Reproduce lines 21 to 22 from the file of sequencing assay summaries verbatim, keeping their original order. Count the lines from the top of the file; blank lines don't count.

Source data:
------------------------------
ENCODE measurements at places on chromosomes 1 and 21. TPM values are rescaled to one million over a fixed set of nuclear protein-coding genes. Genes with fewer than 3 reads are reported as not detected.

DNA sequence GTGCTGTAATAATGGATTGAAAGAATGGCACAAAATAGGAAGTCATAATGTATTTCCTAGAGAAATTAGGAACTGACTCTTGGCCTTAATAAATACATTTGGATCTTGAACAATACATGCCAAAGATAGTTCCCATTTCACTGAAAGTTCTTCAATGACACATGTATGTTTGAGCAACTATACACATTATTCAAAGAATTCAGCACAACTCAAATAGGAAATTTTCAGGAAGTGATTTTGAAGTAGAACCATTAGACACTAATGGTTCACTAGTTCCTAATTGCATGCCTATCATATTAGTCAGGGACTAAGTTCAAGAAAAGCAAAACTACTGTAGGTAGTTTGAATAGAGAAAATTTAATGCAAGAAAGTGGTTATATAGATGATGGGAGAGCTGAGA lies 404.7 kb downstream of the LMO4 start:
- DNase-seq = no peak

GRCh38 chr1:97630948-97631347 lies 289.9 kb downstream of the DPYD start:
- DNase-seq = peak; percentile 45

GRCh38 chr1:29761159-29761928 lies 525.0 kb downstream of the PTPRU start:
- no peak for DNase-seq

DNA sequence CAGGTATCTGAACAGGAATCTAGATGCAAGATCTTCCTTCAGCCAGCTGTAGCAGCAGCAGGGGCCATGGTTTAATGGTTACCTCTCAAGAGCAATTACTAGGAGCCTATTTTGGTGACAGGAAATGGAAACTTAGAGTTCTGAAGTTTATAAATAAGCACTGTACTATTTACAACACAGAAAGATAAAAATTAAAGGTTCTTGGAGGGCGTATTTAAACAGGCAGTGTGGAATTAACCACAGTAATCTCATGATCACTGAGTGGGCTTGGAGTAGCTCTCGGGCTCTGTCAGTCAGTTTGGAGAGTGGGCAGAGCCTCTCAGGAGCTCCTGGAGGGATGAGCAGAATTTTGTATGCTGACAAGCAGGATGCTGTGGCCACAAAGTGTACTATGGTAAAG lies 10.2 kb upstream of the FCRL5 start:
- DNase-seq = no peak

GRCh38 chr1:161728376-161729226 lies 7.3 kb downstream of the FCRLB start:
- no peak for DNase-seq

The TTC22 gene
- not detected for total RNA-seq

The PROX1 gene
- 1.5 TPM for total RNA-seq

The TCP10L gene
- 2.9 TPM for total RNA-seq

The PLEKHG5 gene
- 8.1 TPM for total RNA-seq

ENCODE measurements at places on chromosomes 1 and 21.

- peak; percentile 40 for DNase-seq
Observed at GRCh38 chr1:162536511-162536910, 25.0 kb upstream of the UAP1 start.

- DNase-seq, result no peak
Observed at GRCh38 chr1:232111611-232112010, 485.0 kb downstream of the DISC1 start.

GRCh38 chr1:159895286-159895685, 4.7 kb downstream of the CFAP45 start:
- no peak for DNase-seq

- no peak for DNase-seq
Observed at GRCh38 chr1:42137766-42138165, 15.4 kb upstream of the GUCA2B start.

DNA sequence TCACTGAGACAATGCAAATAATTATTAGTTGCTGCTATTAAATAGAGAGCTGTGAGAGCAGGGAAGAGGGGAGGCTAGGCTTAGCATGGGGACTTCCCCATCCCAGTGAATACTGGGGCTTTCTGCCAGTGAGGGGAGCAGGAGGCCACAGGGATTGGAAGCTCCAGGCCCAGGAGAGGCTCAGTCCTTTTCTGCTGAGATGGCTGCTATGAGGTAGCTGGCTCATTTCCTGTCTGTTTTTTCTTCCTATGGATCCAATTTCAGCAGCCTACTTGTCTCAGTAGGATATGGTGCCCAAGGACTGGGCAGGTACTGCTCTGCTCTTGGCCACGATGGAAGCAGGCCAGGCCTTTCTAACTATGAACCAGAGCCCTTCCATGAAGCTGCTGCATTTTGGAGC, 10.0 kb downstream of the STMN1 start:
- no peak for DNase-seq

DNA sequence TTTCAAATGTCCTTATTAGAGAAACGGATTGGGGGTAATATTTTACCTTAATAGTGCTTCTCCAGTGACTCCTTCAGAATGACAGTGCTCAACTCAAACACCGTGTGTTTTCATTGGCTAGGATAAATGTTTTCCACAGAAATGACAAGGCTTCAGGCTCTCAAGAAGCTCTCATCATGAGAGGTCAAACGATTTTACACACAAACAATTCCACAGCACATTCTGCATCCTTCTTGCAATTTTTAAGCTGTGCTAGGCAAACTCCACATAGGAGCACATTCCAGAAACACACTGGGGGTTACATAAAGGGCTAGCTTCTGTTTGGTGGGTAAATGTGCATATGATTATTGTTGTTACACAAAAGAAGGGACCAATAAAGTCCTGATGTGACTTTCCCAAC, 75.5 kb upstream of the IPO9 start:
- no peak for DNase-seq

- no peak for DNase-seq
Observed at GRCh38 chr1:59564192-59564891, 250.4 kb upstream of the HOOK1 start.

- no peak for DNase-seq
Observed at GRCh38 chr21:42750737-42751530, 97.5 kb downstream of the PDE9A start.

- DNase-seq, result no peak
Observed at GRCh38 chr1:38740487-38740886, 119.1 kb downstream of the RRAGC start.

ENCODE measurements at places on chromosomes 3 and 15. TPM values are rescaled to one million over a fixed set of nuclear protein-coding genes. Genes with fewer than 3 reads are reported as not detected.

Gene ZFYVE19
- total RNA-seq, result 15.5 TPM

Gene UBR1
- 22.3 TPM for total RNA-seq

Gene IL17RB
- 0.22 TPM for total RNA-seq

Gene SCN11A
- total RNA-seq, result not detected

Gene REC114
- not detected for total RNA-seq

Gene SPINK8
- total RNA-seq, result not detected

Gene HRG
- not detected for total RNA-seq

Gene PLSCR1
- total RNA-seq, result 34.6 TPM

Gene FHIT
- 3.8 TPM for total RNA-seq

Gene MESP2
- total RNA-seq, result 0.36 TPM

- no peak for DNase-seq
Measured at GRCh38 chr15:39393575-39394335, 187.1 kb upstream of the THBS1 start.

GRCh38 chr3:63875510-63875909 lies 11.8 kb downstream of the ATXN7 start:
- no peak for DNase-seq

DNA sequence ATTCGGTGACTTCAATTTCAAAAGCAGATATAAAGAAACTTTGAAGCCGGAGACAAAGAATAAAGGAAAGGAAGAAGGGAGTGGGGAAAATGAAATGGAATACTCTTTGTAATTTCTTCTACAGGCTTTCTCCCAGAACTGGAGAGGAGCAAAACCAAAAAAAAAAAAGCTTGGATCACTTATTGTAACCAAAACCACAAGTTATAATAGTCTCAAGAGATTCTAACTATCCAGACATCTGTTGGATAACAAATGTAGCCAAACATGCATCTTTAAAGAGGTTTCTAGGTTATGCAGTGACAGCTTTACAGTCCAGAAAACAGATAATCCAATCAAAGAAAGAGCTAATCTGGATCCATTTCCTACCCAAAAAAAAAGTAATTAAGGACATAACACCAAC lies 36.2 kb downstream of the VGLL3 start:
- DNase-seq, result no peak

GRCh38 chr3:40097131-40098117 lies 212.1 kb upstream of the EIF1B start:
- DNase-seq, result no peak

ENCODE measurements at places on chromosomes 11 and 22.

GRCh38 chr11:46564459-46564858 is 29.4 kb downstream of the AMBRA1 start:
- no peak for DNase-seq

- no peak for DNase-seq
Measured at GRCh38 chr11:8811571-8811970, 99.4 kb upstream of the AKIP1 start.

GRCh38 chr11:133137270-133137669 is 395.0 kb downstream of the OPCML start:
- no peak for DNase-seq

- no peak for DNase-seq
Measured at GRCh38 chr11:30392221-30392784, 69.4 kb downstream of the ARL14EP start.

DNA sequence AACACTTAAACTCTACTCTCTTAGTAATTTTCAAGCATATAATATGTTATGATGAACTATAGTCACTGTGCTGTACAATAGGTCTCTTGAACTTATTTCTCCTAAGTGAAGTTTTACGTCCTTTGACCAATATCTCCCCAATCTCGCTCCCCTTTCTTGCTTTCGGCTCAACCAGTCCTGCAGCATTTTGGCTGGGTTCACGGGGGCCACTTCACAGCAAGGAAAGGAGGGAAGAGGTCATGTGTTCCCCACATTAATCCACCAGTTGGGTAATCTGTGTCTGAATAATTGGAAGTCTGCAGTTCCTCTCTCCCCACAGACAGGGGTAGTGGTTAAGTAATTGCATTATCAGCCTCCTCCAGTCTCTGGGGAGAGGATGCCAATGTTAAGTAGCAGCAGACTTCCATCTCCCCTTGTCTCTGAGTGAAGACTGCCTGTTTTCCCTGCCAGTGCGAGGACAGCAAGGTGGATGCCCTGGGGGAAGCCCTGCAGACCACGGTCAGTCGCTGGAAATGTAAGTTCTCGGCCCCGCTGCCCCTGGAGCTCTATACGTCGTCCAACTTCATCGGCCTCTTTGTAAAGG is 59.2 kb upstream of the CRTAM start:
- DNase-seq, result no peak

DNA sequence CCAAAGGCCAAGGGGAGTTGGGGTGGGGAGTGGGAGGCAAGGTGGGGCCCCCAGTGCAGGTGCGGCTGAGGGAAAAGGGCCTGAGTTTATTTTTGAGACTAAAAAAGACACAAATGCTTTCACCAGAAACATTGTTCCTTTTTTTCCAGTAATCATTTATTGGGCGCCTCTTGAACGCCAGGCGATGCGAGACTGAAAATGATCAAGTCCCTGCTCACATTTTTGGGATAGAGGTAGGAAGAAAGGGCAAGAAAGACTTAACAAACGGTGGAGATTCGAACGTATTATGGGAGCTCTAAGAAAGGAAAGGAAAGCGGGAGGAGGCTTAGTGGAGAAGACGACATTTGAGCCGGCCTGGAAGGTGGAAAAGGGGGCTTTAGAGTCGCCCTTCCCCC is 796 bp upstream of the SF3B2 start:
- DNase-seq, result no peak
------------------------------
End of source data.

- peak; percentile 40 for DNase-seq
Observed at GRCh38 chr1:162536511-162536910, 25.0 kb upstream of the UAP1 start.